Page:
The House of Lords Finance Bill Sub-Committee has called for evidence in regard to the IR35 reform, specifically requesting practical experiences from the contracting community. By opening up the floor to the wider industry that either do contract or work closely with contractors, it’s clear the Lords are looking for a more accurate representation of how the off-payroll rules are affecting the self-employed. The deadline for submissions is 25th February.

Lord Forsyth of Drumlean, Chair of the Finance Bill Sub-Committee, was explicit in his aim to garner a well-rounded view of the legislation, stating: “We are interested in how this change will work in practice, and how it relates to wider changes in working arrangements. To inform our work we want to hear from as broad a range of people and organisations as possible. If you have a view on off-payroll working rules, please let us know what you think."

This call for evidence may seem like cause for (albeit tentative) celebration, but how much will this inquiry realistically change? We asked some industry experts for their opinion on the announcement.  

What will the House of Lords IR35 reform inquiry focus on?

The published information from the House of Lords states that the inquiry will focus on both the public sector IR35 reform, which was rolled out back in 2017, and how the legislative changes are impacting the private sector prior to its official implementation on 6th April 2020. 

Stated points of interest appear to put the IR35 ‘experience’ at the forefront of this inquiry, as opposed to the revenue leak these off-payroll changes will supposedly plug. Questions like ‘What has been the experience of the new rules in the public sector?’, ‘What effect will these new measures have on a chain of contractors?’, and ‘Are the tests for determining employment status sufficiently clear to both engager and worker?’ bode well for the Lords’ intentions. However, the turnaround time in which any substantial improvements to the IR35 reform are to be made is an objectively small window.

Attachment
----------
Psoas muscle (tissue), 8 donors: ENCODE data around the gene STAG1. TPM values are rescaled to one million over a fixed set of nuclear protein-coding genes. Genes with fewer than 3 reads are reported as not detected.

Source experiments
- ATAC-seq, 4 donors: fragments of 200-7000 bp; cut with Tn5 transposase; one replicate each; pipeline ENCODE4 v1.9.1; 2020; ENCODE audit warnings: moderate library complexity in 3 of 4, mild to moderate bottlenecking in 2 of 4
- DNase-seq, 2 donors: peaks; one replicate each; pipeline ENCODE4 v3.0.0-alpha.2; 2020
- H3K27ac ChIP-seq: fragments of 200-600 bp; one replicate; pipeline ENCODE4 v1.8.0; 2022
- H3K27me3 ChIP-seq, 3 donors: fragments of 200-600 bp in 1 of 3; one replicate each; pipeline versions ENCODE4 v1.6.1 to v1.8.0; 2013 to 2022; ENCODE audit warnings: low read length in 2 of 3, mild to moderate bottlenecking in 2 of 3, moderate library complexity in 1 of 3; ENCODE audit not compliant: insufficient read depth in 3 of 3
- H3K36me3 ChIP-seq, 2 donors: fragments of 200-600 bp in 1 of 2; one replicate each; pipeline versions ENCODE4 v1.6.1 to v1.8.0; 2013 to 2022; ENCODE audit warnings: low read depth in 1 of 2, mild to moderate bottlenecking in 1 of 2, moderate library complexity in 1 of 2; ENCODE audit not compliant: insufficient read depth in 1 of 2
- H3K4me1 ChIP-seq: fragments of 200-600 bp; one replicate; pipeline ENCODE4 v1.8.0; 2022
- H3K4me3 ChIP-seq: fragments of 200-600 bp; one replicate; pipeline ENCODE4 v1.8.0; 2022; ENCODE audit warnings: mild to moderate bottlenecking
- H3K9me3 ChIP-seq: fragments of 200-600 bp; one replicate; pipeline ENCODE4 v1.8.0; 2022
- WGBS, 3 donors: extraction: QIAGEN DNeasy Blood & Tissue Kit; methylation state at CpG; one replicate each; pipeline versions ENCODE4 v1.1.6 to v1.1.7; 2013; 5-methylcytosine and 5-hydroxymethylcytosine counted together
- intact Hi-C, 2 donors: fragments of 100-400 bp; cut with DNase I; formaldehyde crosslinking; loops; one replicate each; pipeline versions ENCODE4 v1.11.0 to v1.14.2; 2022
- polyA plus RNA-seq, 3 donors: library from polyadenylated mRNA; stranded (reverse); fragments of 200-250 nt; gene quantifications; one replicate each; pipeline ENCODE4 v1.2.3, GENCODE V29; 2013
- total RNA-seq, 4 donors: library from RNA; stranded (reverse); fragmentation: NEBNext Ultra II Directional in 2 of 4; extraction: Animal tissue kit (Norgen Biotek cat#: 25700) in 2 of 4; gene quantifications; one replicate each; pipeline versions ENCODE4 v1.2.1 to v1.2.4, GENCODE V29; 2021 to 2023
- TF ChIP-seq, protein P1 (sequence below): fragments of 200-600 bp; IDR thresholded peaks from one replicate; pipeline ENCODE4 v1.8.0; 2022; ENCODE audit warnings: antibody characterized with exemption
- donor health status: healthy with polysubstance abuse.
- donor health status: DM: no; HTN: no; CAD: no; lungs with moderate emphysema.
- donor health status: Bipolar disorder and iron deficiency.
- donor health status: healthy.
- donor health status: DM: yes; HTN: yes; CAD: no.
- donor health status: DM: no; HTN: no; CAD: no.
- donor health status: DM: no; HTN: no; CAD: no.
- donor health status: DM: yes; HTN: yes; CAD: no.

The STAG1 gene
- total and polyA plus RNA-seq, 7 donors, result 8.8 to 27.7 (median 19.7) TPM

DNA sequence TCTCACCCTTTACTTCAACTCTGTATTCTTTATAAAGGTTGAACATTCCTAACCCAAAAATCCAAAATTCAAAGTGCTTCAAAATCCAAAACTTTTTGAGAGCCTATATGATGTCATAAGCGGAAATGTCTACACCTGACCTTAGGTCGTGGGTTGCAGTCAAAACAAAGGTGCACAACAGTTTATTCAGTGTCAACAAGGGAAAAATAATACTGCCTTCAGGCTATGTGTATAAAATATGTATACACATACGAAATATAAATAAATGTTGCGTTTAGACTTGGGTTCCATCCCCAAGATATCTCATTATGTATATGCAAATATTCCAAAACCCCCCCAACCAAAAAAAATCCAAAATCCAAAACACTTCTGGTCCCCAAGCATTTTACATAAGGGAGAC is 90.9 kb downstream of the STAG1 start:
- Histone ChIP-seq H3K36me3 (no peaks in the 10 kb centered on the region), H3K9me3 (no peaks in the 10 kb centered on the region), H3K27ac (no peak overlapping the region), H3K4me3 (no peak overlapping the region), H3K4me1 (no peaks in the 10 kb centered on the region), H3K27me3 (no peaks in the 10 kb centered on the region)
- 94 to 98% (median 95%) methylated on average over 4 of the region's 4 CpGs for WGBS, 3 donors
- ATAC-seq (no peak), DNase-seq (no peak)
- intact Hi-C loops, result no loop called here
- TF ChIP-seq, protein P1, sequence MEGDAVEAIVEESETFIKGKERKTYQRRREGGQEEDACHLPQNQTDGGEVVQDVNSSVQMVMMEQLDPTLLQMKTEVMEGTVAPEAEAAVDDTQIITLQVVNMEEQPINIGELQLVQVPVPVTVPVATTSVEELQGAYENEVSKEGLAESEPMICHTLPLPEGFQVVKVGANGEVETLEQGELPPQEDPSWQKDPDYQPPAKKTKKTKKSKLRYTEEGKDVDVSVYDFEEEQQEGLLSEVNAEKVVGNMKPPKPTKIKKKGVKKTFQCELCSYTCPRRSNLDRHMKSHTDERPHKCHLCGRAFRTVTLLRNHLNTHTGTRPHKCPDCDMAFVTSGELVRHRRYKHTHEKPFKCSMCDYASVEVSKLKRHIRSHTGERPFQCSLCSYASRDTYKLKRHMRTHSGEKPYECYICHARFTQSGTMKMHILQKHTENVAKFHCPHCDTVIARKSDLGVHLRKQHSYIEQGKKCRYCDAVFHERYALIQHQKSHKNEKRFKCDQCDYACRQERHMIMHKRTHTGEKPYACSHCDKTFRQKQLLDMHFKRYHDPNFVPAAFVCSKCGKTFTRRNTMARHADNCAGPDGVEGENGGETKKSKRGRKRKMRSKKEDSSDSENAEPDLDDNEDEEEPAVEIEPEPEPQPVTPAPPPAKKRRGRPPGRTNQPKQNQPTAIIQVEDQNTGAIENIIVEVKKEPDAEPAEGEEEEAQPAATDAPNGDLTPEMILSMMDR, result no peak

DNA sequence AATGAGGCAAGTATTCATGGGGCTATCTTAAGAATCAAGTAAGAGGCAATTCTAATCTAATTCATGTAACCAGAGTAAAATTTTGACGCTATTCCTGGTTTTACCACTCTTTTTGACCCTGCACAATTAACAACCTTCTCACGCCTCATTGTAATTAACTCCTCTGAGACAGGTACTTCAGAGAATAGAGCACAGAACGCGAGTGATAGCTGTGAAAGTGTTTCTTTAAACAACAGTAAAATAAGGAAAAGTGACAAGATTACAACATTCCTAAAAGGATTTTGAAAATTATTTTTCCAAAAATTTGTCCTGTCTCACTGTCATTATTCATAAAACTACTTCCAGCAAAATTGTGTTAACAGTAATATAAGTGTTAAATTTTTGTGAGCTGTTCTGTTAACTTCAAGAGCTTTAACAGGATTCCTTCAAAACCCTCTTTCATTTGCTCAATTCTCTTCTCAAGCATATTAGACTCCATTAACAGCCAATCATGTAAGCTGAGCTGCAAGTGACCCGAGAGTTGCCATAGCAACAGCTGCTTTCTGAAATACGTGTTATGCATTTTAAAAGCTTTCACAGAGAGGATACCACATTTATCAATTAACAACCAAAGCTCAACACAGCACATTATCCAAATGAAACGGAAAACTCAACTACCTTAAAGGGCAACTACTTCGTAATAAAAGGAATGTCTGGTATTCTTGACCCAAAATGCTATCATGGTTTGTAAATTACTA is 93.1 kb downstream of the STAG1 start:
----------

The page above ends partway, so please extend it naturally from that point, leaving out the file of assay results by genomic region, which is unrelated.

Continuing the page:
Andy Vessey, Head of Tax and resident IR35 specialist at Larsen Howie, raises this as a concern.

“This invitation to provide written evidence is, while welcome, rather rushed; the closing date of 25th February is just two weeks before the scheduled Spring Statement, where it’s expected the intentions for IR35 reform will be announced,” Vessey says. “It’ll have to be a considerably rapid turnaround to make any major decisions other than a postponement.”

“Although there is certainly a precedent for the government postponing legislation in the past – i.e. Making Tax Digital - I would be surprised if this were to happen with the IR35 reforms. The Lords would have to make a very compelling case indeed that the reform is likely to have a detrimental effect on UK labour, and even then, they’re simply suggestions.”

IR35 reform has ‘demonised’ contractors

While it’s debatable as to how much influence the Lords may have on the legislation as it stands, there’s no denying that such an inquiry is very much needed. The private sector has suffered an epidemic of blanket employment status determinations, culminating in considerable contractor culls across the financial, pharmaceutical, and tech sectors – all before the IR35 reform has even been officially instituted.

James Poyser, CEO of inniAccounts and founder of offpayroll.org.uk, is vehement when it comes to how genuine contractors are being affected by the off-payroll rule changes.

“In the last four weeks, it has become painfully clear that, despite HMRC's reassurances to the contrary, those who are already compliant with the legislation are being seriously impacted by this poorly communicated and executed reform,” Poyser says. “The self-employed have been demonised, and many large organisations see them as a risk.”

“The true impact of the off-payroll reforms is now starting to come to light,” he continues. “We've learnt of work leaving the UK and being offshored, regulatory projects lurching into risk as contractors are terminated and business-critical projects falling behind schedule. Anxiety is rising in the self-employed community and many with protected characteristics are being locked out of the labour market once more.”